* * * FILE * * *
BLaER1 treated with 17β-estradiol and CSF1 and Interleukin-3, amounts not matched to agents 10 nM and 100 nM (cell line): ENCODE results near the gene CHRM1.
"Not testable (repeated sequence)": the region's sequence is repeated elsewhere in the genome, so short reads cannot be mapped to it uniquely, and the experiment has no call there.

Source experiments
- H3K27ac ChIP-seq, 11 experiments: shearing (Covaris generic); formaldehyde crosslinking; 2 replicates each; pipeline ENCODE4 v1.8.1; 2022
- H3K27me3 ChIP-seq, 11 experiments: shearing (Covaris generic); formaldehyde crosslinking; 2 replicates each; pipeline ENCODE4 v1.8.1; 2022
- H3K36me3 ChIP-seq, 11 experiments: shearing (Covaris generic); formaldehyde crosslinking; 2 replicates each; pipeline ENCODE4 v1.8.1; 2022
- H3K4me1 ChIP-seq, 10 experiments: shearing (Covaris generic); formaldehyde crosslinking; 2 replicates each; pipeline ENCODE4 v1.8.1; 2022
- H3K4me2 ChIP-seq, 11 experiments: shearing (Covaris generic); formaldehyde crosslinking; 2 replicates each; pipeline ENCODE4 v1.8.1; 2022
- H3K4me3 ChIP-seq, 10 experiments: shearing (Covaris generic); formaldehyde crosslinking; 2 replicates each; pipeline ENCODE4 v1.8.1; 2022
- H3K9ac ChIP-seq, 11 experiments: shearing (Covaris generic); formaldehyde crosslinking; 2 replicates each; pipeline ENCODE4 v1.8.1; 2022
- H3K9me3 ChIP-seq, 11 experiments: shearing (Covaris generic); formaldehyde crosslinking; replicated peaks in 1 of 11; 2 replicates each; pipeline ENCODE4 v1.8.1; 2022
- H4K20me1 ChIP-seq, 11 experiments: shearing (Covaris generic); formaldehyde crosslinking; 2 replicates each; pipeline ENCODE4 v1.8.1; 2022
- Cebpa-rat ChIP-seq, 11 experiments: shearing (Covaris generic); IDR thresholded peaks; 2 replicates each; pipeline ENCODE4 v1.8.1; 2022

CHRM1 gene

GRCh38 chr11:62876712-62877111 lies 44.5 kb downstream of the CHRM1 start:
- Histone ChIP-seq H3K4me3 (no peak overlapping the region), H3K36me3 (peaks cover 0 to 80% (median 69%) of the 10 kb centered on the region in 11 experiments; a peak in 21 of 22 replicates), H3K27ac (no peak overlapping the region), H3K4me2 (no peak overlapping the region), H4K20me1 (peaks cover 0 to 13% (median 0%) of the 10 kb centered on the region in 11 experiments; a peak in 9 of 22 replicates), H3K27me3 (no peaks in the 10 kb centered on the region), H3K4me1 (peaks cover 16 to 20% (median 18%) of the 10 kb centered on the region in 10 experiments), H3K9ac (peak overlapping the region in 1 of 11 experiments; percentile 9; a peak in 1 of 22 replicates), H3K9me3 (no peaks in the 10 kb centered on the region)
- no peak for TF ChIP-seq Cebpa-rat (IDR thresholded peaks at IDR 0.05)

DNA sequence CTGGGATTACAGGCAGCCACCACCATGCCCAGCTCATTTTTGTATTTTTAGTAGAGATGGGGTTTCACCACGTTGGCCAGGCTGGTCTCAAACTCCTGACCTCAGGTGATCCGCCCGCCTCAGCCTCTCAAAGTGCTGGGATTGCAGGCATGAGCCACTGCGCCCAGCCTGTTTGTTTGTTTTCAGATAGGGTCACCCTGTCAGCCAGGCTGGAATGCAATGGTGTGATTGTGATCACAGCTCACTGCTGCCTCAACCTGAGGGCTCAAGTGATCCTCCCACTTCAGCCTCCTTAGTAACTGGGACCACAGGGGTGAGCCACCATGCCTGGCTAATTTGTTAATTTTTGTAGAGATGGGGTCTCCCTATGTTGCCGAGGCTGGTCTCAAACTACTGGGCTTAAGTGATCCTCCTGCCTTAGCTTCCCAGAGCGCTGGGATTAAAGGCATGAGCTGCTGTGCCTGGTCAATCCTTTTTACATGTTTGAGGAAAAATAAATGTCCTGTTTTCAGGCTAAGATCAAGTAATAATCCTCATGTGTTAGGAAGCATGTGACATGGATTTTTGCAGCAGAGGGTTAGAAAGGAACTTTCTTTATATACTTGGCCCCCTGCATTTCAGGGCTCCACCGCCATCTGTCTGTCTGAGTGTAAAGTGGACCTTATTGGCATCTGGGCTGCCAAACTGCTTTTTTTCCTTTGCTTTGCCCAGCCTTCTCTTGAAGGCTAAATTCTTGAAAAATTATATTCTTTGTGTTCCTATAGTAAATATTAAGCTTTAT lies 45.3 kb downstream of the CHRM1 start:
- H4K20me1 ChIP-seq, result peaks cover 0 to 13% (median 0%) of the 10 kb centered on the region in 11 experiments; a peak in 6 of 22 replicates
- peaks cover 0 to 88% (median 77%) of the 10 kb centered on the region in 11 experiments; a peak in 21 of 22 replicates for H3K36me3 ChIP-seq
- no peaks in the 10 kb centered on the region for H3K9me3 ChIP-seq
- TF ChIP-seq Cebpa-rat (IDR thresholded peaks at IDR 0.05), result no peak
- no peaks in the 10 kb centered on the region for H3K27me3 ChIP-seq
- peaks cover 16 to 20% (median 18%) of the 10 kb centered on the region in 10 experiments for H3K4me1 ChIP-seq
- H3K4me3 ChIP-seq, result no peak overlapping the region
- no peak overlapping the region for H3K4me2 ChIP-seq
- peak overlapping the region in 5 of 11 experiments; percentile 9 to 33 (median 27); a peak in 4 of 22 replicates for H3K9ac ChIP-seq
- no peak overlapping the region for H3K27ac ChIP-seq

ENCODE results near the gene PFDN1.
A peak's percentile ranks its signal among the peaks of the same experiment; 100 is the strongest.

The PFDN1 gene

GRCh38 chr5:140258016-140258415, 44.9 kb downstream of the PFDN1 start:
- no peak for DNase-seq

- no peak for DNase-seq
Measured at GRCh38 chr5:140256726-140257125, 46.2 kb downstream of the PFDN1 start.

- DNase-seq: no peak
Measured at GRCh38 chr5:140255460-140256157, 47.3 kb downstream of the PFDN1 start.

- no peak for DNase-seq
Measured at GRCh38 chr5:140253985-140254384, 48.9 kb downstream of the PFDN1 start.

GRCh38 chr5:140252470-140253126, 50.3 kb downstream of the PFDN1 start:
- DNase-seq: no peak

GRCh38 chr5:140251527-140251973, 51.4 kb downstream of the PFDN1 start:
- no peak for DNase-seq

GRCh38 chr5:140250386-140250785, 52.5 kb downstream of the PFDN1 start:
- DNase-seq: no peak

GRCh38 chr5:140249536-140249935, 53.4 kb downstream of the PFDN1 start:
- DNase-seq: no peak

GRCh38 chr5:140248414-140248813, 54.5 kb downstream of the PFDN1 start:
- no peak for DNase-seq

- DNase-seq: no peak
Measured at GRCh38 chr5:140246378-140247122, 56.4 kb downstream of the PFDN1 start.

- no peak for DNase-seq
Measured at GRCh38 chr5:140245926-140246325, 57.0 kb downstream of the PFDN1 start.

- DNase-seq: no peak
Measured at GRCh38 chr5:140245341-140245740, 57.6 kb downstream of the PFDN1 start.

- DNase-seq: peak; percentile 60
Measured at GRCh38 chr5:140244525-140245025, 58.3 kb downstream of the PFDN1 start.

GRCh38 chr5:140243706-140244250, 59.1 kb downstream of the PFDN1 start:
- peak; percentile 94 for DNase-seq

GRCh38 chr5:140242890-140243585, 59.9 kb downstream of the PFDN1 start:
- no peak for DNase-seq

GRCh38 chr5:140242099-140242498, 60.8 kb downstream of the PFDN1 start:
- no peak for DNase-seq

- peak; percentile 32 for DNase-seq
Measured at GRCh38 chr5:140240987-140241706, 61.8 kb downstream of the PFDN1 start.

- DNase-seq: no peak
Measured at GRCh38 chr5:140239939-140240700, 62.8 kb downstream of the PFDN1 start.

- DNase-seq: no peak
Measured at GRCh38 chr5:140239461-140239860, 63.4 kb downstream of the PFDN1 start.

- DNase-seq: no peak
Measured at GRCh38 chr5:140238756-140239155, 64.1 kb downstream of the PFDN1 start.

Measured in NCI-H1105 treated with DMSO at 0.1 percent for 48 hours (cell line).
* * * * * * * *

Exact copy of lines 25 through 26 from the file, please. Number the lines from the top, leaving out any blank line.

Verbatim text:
- H3K4me3 ChIP-seq, result no peak overlapping the region
- no peak overlapping the region for H3K4me2 ChIP-seq